18th March 2020
This year’s Padma Shri award, the country’s fourth-highest civilian award, was awarded to Usha Chaumar. A former manual scavenger, her journey has inspired thousands of women across India.
Usha started work as a manual scavenger at the young age of seven, made to accompany her mother in order to be inducted into the family profession as early as possible. Never given the opportunity to attend school, Usha was married off by the age of 10. Her mother-in-law was a manual scavenger as well, and they could barely make ends meet. “The families sometimes used to give away their leftover food to us. We did not have money to buy clothes. We wore their hand-me-downs and discarded apparel”, says Usha in conversation with The Better India.
In 2003, Usha’s life changed. Dr Bindeshwar Pathak from Sulabh International, a social service organisation, visited Usha’s village and offered Usha and her counterparts the opportunity to engage in different work. Sulabh set up the NGO ‘Nai Disha’, and provided the erstwhile manual scavengers with training to enhance their skills. After overcoming her own personal insecurities and joining the NGO, Usha began to encourage other women to give up manual scavenging. She and her colleagues at Sulabh found that the biggest obstacle for women attempting to escape this life, was the lack of proper sanitation in the village. By advocating to build toilets in each of the village homes, Sulabh was able to eliminate the need for manual scavenging itself.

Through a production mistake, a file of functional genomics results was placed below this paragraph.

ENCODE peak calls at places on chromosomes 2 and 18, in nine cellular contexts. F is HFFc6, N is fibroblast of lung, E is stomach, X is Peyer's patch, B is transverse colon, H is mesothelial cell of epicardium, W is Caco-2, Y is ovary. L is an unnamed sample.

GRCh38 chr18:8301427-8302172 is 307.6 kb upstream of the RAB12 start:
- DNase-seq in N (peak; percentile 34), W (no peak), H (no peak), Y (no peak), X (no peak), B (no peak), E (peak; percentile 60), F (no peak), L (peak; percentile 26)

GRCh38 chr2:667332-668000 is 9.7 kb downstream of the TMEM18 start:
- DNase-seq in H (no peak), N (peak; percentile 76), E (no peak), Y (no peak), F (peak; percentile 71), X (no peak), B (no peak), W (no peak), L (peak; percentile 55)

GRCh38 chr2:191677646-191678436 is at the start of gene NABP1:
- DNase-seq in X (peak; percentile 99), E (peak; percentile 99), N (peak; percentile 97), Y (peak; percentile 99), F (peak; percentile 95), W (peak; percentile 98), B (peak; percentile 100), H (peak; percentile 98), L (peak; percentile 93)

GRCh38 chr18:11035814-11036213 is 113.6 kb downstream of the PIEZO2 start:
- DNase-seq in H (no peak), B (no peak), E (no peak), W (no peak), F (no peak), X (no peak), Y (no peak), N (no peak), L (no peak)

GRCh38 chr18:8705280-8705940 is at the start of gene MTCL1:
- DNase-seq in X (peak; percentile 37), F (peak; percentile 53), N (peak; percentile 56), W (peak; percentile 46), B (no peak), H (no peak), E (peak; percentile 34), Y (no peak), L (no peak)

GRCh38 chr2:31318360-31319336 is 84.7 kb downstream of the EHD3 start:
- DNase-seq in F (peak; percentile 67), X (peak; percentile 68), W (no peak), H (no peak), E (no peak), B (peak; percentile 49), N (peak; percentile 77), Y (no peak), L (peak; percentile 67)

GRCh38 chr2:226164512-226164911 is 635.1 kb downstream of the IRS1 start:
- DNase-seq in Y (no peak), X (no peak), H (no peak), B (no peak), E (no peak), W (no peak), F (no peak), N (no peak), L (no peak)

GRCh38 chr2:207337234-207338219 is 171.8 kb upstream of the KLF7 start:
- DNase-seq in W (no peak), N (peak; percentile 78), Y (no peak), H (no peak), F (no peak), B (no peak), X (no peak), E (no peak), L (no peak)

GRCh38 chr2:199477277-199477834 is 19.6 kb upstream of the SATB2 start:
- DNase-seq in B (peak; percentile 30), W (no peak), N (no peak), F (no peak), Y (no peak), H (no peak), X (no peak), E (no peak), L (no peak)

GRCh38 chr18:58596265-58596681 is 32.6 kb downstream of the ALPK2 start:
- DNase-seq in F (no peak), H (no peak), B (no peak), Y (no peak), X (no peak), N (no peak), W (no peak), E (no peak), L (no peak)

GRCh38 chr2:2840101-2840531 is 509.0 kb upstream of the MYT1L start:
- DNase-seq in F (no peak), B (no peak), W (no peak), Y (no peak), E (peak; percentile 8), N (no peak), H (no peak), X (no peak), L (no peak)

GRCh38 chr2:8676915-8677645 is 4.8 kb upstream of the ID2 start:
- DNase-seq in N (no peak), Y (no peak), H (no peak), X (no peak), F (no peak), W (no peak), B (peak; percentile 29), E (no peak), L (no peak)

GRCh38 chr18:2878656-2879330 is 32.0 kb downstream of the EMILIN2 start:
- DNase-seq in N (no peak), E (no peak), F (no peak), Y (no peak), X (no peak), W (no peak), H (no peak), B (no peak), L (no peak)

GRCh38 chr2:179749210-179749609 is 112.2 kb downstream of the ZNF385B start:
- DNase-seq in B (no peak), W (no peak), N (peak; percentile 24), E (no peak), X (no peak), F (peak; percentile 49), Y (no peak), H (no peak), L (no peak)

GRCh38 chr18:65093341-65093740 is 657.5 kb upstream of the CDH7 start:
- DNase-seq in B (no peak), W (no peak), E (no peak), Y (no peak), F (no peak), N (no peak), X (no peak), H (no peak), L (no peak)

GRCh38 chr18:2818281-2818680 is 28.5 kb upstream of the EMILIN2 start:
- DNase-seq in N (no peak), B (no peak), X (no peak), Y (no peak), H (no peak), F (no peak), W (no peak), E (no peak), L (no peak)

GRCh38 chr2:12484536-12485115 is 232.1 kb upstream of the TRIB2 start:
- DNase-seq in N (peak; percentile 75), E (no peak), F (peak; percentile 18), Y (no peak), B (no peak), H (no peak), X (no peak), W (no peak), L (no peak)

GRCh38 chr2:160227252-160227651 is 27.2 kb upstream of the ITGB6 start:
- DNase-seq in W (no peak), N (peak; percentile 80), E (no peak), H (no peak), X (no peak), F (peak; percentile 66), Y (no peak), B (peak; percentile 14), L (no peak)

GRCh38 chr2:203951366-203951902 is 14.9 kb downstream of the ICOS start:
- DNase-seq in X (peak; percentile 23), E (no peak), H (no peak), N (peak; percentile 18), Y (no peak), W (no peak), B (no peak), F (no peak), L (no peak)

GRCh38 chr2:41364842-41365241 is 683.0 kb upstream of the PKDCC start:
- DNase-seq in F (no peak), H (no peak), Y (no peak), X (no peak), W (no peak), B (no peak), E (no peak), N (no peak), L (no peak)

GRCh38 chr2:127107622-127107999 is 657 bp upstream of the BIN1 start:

Today, Usha works as the President of Sulabh International Social Service Organisation, and has received the award in honour of her exceptional service in social work. She has worked tirelessly to elevate women by emboldening them to become financially independent. Speaking to SheThePeople, Usha says “Most women are dependent on their husbands for money. I feel that women are so talented that they can work, earn for themselves and be financially independent”.
Usha highlights the important role parents play in ensuring the safety of their daughters. If women are made to feel safe, they will be able to accomplish much more. “I feel parents should teach their sons to perceive all girls as their sisters. They should be taught to respect them and give them the courage to step out of their homes without any fear”, she tells SheThePeople. In addition to her outstanding social work, Usha also now raises awareness against manual scavenging.
Today, Usha’s incredible life story has inspired hundreds of women to leave manual scavenging. “I want to eradicate manual scavenging entirely from our social fabric. Women are not meant for staying at home, cleaning dirt and taking care of children. I want every woman to be independent through dignified jobs. That is how we will build a better society, free of untouchability”, says Usha.